The UT System Board of Regents is expected to decide tuition rates for the next two academic years at its meeting Thursday.
This is the latest that the regents have set tuition rates for the 15 UT System institutions since 2004 after tuition deregulation shifted tuition setting power from the state Legislature to the regents. The delay is halting the calculation and distribution of financial aid packages and planning for the University budget.
President William Powers Jr. asked the regents on Dec. 15 for the largest tuition increase allowed during the 2012-2013 and 2013-2014 academic years. The UT System gave directives that any recommendation to increase tuition must be tied to improving four-year graduation rates.
University officials support the tuition increase in an effort to maintain the University’s Tier One status. In spite of the $92 million cut in state funding in the last legislative session, University officials worry that the regents will not raise tuition in an effort to improve affordability and four-year graduation rates. Both the University’s Faculty Council and the UT System Student Advisory Council sent a letter raising concerns about the regents priorities to UT System Chancellor Francisco Cigarroa.
If the recommendations are followed, in-state undergraduates would face a 2.6 percent tuition increase each year for the next two academic years. Out-of-state students and graduate students would face a 3.6 percent tuition increase each year for the next two academic years.
The proposed increase would provide $30.6 million worth of academic funds from 2012-2014, but the University would still lack $30.5 million of academics funds, according to tuition recommendation documents.
The tuition-setting process began with input from the College Tuition and Budget Advisory Committees, in which student members worked with their college deans to get student feedback about tuition rates and college priorities. The Liberal Arts CTBAC is the only committee, out of a total of 16 CTBACs, that opposed tuition increases.
From this feedback received at forums, the Tuition Policy Advisory Committee drafted recommendations to increase tuition. Powers adopted the recommendations from the nine-member committee, which includes a student representative of undergraduates who receive financial aid, three student leaders and five faculty members and administrators.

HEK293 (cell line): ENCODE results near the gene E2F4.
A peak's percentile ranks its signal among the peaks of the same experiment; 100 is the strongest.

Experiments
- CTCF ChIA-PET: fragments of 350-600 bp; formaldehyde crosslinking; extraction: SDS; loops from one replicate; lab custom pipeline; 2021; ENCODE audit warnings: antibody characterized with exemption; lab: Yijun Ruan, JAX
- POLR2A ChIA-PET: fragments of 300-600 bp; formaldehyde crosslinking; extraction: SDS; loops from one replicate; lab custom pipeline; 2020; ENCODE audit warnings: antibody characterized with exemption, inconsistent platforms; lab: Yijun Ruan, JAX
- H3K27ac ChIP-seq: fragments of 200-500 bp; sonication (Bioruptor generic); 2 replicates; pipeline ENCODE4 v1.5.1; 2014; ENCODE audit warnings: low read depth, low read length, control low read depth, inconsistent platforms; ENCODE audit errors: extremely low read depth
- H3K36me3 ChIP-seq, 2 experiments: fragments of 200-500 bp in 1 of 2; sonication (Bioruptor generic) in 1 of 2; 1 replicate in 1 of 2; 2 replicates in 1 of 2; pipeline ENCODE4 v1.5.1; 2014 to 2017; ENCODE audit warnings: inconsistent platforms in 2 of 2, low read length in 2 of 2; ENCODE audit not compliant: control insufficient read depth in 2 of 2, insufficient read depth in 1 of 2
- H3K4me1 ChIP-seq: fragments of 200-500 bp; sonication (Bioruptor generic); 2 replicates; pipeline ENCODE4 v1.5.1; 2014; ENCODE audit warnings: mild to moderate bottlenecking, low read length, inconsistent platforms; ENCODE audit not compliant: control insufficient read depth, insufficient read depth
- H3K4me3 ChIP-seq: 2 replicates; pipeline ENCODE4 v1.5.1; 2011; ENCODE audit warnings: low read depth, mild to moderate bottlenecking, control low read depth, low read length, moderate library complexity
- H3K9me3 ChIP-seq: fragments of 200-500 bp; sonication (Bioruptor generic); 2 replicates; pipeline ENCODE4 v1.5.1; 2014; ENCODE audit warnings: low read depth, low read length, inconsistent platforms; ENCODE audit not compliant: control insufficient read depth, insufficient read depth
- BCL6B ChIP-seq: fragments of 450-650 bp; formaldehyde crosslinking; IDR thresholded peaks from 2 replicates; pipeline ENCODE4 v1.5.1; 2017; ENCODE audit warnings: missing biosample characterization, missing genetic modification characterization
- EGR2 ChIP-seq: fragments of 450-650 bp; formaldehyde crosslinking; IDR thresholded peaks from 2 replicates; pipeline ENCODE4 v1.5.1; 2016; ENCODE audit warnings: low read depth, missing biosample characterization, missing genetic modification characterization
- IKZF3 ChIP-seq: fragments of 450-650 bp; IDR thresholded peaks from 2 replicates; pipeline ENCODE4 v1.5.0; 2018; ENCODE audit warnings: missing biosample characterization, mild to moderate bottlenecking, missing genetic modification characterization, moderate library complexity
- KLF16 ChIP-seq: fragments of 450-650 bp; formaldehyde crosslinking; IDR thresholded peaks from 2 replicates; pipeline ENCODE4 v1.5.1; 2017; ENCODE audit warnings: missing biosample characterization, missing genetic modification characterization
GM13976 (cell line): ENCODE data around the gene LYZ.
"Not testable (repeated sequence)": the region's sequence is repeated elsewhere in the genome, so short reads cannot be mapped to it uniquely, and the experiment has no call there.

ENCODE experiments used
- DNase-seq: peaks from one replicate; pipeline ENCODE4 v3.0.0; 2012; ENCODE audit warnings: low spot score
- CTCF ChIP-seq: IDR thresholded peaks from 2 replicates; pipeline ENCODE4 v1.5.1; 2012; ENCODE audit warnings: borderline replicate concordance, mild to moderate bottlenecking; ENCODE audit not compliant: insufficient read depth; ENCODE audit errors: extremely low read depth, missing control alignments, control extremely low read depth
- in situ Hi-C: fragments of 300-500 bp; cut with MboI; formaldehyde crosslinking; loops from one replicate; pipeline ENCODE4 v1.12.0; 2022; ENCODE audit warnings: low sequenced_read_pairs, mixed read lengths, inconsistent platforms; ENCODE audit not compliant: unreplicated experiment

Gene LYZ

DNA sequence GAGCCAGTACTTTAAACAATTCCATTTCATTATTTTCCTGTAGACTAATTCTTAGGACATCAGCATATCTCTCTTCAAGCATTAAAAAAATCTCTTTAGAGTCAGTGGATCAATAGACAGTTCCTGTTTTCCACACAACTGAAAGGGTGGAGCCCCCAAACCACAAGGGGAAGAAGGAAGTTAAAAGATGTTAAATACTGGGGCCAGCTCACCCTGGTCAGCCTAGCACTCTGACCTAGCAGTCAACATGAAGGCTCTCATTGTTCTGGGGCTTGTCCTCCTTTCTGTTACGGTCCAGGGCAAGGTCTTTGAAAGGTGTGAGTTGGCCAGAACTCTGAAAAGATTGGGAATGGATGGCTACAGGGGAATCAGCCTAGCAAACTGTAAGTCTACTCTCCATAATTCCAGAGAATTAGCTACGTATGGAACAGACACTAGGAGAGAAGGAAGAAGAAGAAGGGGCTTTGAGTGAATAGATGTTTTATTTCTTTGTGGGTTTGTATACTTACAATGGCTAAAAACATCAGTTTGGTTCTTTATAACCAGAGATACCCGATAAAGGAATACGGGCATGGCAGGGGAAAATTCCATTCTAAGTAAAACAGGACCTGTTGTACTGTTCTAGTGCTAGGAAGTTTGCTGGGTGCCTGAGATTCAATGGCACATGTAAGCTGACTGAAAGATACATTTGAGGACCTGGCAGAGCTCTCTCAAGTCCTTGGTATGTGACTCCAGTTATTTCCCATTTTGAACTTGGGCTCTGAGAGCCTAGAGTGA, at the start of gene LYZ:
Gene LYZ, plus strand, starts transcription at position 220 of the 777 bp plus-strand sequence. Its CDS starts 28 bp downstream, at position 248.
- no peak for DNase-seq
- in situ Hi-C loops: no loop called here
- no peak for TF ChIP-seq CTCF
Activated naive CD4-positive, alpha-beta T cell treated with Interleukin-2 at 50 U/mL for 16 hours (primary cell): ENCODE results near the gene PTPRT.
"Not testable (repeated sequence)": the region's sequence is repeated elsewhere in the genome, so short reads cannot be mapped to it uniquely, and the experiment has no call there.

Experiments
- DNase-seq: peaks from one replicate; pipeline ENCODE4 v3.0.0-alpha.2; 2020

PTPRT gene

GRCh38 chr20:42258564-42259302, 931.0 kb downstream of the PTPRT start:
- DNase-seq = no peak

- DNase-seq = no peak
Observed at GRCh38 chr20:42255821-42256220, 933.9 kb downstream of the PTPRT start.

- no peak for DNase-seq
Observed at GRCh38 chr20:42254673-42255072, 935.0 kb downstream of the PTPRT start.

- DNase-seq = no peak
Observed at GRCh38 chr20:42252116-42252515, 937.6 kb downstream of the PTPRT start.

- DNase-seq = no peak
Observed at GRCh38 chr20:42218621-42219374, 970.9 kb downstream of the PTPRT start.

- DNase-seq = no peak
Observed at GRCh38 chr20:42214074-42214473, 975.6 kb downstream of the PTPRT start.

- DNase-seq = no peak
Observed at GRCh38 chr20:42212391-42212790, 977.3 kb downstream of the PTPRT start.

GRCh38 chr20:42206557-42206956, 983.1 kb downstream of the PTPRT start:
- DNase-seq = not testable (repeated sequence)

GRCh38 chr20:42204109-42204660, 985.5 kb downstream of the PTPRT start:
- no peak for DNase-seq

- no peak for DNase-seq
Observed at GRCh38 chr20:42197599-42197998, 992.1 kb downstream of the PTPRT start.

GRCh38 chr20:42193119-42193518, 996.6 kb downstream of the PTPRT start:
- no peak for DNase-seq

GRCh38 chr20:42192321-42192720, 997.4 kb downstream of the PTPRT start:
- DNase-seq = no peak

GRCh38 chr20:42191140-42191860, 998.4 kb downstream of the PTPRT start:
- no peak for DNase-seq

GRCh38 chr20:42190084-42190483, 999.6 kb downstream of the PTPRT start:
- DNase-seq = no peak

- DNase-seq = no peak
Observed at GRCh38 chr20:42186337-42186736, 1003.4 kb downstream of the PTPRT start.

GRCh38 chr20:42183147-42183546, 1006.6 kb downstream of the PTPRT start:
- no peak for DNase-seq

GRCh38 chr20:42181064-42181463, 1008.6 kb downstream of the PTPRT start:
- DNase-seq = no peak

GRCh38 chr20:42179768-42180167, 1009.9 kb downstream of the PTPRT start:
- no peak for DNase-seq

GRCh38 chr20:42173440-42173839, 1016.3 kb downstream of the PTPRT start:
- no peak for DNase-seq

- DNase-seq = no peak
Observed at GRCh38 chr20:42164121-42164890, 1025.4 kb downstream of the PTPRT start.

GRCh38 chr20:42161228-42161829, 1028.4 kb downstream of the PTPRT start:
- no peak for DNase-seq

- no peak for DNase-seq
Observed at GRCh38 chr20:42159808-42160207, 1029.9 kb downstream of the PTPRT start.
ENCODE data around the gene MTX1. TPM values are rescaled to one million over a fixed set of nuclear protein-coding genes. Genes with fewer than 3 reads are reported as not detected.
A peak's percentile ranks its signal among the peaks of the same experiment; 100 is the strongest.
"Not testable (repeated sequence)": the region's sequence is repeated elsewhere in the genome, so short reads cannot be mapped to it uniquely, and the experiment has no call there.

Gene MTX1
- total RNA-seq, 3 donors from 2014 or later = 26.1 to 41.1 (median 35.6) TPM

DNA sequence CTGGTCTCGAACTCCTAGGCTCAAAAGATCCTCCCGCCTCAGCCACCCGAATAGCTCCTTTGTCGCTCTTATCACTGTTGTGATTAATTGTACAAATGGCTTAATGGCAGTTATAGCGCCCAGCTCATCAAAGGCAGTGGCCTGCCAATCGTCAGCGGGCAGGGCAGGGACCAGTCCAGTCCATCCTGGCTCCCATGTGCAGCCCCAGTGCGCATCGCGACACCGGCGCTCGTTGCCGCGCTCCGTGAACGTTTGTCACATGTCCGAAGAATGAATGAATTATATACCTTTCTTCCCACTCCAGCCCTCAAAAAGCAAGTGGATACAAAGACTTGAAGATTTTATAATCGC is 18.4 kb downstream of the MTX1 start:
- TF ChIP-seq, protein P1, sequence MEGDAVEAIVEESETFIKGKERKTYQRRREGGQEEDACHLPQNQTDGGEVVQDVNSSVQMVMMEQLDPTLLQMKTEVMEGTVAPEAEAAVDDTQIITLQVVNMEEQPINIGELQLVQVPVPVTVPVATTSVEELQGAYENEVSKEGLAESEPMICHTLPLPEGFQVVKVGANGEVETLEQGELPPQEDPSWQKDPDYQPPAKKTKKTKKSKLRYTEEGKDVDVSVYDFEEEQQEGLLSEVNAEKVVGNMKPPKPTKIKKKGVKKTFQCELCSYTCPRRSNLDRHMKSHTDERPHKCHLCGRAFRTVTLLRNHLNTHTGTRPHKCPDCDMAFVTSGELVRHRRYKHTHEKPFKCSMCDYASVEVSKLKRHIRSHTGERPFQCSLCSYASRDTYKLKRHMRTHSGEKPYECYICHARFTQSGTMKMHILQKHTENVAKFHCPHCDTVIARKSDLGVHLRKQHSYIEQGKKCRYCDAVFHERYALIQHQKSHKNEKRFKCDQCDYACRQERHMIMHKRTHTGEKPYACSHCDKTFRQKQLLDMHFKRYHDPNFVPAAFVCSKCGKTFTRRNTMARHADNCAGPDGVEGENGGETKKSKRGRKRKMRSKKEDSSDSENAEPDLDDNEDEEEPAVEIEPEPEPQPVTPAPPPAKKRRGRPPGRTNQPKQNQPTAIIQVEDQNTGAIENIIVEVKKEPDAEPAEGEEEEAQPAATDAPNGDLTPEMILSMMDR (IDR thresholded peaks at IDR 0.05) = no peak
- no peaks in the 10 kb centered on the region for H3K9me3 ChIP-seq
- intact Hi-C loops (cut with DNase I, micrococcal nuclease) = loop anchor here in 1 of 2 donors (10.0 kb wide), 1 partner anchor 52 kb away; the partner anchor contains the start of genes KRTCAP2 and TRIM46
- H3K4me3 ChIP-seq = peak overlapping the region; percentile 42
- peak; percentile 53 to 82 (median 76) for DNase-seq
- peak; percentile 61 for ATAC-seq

Samantha Dallefeld, chair of the UT System Student Advisory Council and UT Medical Branch at Galveston student, wrote a letter of recommendations to the UT System chancellor on behalf of the council on March 23. The letter outlined the concern that “several avenues for student input regarding tuition and fee setting are not being adequately heard” and that the focus on improving four-year graduation rates hindered discussion regarding other institutional goals. The goals mentioned include “seeking Tier One status, transportation needs, the quality of student life, or becoming the nation’s best public research institution.”
Alan Friedman, Faculty Council chair and English professor and Hillary Hart, Faculty Advisory Committee on Budgets chair and architecture and engineering senior lecturer, drafted the Faculty Council letter on April 11 to express “strong support for the modest tuition increase recommended by President Powers.” It went on to describe the faculty’s perspective on the needs and demands of students, including academic and financial strains, but ultimately reiterated the importance of maintaining the excellence of the University.
“All the students with whom we have spoken and most who spoke out at TPAC forum last fall recognize that, while they do not like the tuition increase, the University must keep pace with the cost of living if it is to be able to keep offering the quality education they seek,” the letter reads.
Some students, including those involved with Occupy UT, spoke out against tuition increases at the three Tuition Policy Advisory Committee forums.
Friedman said he recognizes that a tuition increase may negatively affect individual students.
“I’m very sorry about that,” Friedman said. “I reluctantly support the tuition increase.”
He said due to the drastic cuts in state funding, it is imperative that the regents increase tuition in order to maintain the excellency of the University.
“This is an extraordinary resource and it’s fragile,” Friedman said. “It’s very easy to destroy excellence and it’s very hard to rebuild it.”
Printed on Tuesday, May 1, 2012 as: Meeting expected to decide two-year tuition rate